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Parallel algorithms for SIMD and MIMD computers

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thesis
posted on 15.05.2018 by Matthew D. Levin
The thesis is concerned with the inversion of matrices and the solution of linear systems and eigensystems in a parallel environment. Following an introductory chapter of concepts and definitions in the field of linear algebra, a general survey of parallel machines and algorithms is presented in Chapters 2 and 3, including a detailed description of the Distributed Array Processor (DAP) and the Neptune multiprocessing system. In Chapter 4, a new technique, the double-bordering algorithm, for the solution of linear systems is derived, and its application to the parallel solution of difference systems described. A modified form of the method for the inversion of matrices is derived, implemented on the Neptune multiprocessing system, and its performance compared with that of the Gauss-Jordan and (single) bordering algorithms. The results of the implementation of several other parallel algorithms are also presented. Chapter 5 deals with the class of matrices known as Toeplitz matrices, which arise in the field of signal processing. Trench's algorithm for the inversion of such matrices is implemented on the Neptune multiprocessing system, and, for the solution of banded symmetric Toeplitz systems, the relative efficiencies of three sequential strategies are compared: Levinson's algorithm, the double-bordering algorithm, and a method based on a novel factorisation scheme. Chapter 6 is concerned with the implementation of various iterative methods on the DAP. The solution of several difference systems by the Jacobi, Gauss-Seidel and successive over-relaxation (SOR) algorithms is compared with their solution by a variation (c. 1943) of the algorithms proposed by Hotelling, in which matrix-vector products are replaced by successive matrix squarings. The technique is also applied to the power method for the solution of the eigenvalue problem. The thesis concludes with a summary and recommendations for future work.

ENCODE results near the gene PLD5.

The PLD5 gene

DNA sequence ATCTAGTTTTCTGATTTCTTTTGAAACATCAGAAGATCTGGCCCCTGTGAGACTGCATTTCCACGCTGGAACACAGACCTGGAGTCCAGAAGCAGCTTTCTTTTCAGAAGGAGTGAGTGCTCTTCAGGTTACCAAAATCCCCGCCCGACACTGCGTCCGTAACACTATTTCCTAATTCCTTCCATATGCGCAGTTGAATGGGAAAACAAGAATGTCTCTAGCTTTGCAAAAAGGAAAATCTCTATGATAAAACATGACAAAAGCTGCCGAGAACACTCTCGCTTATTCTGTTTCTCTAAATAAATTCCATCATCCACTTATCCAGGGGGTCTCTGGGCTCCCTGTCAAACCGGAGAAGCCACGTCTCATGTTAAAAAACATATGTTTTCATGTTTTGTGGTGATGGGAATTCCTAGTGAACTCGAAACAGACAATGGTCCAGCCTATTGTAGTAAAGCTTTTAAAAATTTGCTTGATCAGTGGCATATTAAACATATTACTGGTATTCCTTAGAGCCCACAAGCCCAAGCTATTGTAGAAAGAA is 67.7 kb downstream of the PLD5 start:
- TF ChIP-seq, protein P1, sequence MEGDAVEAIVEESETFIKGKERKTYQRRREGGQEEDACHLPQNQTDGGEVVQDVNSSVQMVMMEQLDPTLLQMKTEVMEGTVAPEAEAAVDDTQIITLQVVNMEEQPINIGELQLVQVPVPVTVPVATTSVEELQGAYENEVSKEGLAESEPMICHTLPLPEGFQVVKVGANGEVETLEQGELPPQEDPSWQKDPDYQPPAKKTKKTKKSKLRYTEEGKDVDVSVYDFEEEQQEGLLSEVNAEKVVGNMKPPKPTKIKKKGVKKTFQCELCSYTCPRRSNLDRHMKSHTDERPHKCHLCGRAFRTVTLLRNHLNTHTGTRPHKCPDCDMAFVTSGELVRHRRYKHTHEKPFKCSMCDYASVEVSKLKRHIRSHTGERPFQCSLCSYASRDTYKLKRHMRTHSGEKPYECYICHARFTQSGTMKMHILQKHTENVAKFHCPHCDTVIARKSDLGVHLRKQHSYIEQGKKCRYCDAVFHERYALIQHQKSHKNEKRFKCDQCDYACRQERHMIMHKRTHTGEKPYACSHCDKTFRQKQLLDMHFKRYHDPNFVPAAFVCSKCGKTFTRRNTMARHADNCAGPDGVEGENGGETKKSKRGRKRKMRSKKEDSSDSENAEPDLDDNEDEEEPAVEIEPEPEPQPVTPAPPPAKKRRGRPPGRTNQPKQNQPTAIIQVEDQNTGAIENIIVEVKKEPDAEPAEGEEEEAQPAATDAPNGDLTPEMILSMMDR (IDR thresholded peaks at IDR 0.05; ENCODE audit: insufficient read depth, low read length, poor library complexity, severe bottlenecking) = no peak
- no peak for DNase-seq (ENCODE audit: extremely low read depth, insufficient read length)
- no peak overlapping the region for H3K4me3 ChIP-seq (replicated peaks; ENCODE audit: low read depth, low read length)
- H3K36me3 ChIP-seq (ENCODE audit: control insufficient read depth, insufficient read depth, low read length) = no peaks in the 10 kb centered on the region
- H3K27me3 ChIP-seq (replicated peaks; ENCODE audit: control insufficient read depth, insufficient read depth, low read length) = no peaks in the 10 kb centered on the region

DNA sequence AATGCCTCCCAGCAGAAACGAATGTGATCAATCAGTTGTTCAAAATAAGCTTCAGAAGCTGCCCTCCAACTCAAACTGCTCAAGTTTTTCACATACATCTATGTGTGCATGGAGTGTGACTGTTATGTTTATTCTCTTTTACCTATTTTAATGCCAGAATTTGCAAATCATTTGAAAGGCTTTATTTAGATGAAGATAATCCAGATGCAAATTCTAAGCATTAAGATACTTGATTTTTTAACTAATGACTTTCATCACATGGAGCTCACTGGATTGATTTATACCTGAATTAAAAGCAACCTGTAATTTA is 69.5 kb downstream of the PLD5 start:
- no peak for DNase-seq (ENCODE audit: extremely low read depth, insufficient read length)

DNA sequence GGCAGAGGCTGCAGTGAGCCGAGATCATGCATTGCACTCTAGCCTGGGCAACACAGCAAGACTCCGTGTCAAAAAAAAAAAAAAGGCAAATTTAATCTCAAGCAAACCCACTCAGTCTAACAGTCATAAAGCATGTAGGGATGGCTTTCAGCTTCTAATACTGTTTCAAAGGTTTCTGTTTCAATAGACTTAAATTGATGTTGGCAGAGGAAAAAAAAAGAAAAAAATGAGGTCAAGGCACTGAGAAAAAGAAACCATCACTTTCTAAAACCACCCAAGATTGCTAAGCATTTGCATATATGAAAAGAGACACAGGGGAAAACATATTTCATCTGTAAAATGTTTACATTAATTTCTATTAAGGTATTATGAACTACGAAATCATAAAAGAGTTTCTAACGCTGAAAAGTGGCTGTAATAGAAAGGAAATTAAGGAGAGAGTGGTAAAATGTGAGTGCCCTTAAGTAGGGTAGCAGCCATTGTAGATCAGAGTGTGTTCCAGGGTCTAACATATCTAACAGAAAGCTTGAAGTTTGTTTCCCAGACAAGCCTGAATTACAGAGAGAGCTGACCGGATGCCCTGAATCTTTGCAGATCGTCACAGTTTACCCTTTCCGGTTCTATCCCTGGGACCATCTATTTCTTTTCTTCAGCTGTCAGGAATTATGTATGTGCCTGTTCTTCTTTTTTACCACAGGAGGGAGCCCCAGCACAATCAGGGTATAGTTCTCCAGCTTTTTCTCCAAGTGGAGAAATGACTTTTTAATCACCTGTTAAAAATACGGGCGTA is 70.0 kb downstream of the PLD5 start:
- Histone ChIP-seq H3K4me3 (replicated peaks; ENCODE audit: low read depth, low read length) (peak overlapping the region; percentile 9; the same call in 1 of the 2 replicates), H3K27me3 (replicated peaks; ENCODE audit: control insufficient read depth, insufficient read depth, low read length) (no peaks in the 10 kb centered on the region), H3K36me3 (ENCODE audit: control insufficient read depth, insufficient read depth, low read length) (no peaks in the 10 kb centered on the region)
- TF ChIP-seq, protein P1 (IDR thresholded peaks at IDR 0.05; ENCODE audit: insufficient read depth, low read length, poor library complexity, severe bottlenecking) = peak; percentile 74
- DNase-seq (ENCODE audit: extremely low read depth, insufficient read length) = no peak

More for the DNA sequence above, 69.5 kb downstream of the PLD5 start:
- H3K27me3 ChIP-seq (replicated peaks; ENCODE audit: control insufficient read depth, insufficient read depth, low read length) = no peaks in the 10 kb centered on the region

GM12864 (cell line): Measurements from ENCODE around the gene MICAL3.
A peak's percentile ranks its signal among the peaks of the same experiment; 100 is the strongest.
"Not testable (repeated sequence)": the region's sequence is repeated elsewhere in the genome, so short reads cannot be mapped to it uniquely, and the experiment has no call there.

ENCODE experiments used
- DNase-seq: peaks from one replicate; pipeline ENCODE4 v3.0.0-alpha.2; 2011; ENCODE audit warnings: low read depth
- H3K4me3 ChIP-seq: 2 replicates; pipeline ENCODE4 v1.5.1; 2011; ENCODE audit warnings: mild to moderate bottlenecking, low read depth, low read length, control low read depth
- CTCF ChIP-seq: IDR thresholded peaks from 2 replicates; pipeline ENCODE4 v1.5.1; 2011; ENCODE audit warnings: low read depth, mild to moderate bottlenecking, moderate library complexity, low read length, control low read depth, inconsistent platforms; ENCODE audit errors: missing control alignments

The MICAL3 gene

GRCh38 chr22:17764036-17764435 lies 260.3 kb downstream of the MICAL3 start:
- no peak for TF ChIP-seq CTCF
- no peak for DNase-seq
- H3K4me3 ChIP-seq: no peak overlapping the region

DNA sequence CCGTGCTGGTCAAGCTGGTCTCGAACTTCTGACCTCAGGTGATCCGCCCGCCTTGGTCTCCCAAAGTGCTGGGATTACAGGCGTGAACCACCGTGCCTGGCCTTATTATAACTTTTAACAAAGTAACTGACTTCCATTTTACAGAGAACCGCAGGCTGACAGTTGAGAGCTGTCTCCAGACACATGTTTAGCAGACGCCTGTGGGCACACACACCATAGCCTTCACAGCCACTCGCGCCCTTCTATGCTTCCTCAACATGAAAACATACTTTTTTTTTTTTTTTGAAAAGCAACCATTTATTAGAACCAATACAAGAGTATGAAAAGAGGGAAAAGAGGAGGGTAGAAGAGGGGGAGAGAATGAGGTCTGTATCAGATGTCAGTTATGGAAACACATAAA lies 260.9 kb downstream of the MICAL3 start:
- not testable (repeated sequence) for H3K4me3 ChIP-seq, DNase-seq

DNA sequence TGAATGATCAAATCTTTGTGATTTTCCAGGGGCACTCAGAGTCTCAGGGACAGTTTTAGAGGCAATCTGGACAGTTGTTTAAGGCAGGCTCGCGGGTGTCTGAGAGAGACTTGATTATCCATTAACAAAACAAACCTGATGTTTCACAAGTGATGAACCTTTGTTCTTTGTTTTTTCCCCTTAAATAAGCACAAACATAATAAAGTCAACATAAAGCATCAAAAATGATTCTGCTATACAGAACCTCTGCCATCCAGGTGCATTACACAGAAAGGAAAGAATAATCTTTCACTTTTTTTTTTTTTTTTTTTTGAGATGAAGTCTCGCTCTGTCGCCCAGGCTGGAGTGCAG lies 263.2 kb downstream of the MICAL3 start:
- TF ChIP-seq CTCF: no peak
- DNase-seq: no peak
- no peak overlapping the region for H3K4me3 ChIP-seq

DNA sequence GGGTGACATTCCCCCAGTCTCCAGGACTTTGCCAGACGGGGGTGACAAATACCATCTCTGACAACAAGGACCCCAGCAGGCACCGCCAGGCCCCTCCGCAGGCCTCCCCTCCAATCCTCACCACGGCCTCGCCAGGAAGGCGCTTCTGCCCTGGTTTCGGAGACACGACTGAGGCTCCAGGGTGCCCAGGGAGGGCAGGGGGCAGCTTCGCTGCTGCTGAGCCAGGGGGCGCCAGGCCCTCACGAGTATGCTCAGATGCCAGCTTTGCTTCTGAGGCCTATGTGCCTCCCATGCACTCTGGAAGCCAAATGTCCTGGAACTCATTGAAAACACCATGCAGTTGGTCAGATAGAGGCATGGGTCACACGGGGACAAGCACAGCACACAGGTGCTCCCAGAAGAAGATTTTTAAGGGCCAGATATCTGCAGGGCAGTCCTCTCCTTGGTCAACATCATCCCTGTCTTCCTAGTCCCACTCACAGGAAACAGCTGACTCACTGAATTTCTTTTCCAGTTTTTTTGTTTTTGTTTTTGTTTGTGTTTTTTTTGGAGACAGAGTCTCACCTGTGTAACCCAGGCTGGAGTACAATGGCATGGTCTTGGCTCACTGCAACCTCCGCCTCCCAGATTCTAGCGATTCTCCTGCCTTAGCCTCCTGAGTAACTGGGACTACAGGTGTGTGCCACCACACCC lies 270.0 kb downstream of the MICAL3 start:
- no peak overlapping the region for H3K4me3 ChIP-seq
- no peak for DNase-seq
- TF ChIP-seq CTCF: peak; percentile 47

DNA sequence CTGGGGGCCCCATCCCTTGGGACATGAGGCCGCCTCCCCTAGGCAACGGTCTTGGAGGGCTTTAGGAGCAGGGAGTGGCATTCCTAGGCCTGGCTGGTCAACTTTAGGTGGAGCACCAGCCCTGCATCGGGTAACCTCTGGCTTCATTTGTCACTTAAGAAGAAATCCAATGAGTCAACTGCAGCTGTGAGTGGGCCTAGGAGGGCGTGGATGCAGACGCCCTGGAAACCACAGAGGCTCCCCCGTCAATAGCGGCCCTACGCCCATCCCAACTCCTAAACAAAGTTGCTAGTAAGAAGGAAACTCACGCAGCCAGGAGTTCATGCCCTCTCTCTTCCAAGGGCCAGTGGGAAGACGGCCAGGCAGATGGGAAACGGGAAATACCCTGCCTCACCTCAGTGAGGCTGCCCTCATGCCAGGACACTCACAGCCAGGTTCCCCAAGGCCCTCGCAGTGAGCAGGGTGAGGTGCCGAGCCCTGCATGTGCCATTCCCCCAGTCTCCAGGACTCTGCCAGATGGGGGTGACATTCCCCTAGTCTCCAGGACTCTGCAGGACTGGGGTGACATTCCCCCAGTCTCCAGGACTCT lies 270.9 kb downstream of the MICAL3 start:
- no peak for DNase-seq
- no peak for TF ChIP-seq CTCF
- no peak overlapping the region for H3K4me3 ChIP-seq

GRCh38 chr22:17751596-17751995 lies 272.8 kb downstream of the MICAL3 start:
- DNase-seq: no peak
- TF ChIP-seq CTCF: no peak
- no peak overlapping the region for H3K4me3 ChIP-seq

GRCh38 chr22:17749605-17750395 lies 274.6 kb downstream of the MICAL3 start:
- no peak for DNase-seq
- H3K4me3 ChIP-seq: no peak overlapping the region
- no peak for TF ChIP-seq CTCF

Funding

Science and Engineering Research Council.

History

School

  • Science

Department

  • Computer Science

Publisher

© M.D. Levin

Publisher statement

This work is made available according to the conditions of the Creative Commons Attribution-NonCommercial-NoDerivatives 4.0 International (CC BY-NC-ND 4.0) licence. Full details of this licence are available at: https://creativecommons.org/licenses/by-nc-nd/4.0/

Publication date

1990

Notes

A Doctoral Thesis. Submitted in partial fulfilment of the requirements for the award of Doctor of Philosophy at Loughborough University.

Language

en

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